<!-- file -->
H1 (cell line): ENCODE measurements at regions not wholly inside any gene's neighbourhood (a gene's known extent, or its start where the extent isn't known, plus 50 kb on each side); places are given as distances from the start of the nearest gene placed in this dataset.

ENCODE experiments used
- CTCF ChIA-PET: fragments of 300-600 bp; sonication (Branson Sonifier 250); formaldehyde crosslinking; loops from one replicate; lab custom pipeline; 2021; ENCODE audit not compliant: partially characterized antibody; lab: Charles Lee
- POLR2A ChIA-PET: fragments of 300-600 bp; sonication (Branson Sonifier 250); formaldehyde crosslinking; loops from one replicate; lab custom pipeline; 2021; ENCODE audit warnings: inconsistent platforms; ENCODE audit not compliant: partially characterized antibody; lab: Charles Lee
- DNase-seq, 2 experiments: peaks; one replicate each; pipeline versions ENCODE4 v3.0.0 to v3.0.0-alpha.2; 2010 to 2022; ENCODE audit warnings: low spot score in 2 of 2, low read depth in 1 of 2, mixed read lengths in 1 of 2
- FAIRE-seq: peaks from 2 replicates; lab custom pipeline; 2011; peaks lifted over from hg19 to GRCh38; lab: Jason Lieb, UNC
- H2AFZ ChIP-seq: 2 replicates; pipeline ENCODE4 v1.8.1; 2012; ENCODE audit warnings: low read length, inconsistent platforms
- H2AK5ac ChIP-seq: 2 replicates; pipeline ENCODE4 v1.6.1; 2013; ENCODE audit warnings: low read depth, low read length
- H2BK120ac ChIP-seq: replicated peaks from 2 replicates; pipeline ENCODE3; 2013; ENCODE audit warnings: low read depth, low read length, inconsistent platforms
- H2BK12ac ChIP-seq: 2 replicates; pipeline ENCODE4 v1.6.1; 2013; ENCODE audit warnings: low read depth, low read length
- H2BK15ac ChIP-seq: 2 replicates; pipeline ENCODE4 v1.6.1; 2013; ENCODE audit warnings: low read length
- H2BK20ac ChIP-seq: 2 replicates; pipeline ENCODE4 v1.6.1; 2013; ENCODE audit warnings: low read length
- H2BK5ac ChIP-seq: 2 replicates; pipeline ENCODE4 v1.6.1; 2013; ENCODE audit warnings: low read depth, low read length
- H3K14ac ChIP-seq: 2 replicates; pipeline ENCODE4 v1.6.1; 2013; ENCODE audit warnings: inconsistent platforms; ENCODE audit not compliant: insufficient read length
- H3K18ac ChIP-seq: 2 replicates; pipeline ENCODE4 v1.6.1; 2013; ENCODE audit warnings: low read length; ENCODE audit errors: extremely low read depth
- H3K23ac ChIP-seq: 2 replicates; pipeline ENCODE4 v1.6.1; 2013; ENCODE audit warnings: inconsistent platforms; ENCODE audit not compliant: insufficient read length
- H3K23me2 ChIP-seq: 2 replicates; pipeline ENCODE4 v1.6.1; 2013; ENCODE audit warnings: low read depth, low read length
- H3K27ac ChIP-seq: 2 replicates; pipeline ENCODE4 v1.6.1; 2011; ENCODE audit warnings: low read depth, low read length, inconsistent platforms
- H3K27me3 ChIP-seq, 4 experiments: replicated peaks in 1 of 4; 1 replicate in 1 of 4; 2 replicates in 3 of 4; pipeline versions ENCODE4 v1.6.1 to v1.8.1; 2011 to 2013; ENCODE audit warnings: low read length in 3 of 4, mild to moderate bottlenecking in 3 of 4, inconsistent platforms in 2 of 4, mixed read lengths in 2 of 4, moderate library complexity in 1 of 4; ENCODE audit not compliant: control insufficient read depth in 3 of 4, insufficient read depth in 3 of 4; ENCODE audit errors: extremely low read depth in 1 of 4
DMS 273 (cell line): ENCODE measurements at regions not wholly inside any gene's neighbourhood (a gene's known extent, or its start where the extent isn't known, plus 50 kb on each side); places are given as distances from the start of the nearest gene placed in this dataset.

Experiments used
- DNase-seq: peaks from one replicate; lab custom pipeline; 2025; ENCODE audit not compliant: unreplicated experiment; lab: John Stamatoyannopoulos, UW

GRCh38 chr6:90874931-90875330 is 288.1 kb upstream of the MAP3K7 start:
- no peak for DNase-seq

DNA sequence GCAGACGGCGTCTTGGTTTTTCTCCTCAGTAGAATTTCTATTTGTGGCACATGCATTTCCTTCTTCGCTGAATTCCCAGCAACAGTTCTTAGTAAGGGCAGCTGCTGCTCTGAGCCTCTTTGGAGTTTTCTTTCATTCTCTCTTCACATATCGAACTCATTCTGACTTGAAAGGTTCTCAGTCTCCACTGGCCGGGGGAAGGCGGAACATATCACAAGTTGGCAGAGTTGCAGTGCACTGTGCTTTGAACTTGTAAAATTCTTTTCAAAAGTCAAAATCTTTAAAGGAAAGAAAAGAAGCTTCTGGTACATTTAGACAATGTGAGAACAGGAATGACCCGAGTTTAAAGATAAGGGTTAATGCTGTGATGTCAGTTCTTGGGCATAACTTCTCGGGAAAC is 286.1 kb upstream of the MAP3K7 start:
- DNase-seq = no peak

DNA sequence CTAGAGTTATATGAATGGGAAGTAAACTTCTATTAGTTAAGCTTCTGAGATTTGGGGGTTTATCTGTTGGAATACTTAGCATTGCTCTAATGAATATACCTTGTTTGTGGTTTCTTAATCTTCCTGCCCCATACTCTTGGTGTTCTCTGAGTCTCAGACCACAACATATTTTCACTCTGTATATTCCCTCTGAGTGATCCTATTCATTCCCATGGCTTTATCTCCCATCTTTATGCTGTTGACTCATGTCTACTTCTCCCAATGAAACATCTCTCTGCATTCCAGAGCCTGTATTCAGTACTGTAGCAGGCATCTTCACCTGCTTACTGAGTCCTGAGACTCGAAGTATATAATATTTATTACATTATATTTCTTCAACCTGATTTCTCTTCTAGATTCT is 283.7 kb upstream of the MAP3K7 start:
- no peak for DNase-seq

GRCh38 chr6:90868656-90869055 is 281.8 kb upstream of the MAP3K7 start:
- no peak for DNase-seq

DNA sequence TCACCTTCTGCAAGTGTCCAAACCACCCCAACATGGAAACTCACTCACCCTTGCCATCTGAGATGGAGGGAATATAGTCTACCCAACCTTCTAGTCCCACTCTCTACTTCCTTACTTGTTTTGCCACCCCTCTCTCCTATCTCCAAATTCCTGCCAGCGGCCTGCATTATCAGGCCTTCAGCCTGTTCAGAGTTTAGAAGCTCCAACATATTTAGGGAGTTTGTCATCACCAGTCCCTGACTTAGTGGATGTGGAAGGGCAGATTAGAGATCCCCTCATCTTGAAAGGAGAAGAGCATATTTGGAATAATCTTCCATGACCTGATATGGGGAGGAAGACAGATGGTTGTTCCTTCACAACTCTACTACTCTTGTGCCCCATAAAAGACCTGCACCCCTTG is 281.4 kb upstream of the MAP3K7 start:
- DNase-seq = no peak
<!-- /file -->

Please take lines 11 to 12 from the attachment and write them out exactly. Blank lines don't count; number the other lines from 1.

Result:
- H2BK15ac ChIP-seq: 2 replicates; pipeline ENCODE4 v1.6.1; 2013; ENCODE audit warnings: low read length
- H2BK20ac ChIP-seq: 2 replicates; pipeline ENCODE4 v1.6.1; 2013; ENCODE audit warnings: low read length